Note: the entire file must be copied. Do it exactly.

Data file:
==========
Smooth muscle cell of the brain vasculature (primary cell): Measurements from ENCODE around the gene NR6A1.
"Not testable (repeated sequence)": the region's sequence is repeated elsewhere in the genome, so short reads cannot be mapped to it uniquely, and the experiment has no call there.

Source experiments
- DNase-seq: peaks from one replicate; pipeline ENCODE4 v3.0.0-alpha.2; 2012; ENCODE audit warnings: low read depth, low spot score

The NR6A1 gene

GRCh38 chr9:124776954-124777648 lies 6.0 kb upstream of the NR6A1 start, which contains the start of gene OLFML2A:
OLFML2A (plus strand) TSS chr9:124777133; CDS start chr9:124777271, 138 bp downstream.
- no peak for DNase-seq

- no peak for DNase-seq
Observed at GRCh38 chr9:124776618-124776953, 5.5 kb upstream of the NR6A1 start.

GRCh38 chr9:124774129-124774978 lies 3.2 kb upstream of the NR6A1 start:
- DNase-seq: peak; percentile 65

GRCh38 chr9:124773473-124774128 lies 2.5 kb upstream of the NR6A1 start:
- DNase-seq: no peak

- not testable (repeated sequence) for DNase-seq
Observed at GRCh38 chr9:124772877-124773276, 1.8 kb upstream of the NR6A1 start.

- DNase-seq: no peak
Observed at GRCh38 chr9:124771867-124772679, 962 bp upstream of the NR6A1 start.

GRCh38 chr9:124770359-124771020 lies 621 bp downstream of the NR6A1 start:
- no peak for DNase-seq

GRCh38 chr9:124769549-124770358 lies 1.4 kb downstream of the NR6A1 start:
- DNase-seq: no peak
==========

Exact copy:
Smooth muscle cell of the brain vasculature (primary cell): Measurements from ENCODE around the gene NR6A1.
"Not testable (repeated sequence)": the region's sequence is repeated elsewhere in the genome, so short reads cannot be mapped to it uniquely, and the experiment has no call there.

Source experiments
- DNase-seq: peaks from one replicate; pipeline ENCODE4 v3.0.0-alpha.2; 2012; ENCODE audit warnings: low read depth, low spot score

The NR6A1 gene

GRCh38 chr9:124776954-124777648 lies 6.0 kb upstream of the NR6A1 start, which contains the start of gene OLFML2A:
OLFML2A (plus strand) TSS chr9:124777133; CDS start chr9:124777271, 138 bp downstream.
- no peak for DNase-seq

- no peak for DNase-seq
Observed at GRCh38 chr9:124776618-124776953, 5.5 kb upstream of the NR6A1 start.

GRCh38 chr9:124774129-124774978 lies 3.2 kb upstream of the NR6A1 start:
- DNase-seq: peak; percentile 65

GRCh38 chr9:124773473-124774128 lies 2.5 kb upstream of the NR6A1 start:
- DNase-seq: no peak

- not testable (repeated sequence) for DNase-seq
Observed at GRCh38 chr9:124772877-124773276, 1.8 kb upstream of the NR6A1 start.

- DNase-seq: no peak
Observed at GRCh38 chr9:124771867-124772679, 962 bp upstream of the NR6A1 start.

GRCh38 chr9:124770359-124771020 lies 621 bp downstream of the NR6A1 start:
- no peak for DNase-seq

GRCh38 chr9:124769549-124770358 lies 1.4 kb downstream of the NR6A1 start:
- DNase-seq: no peak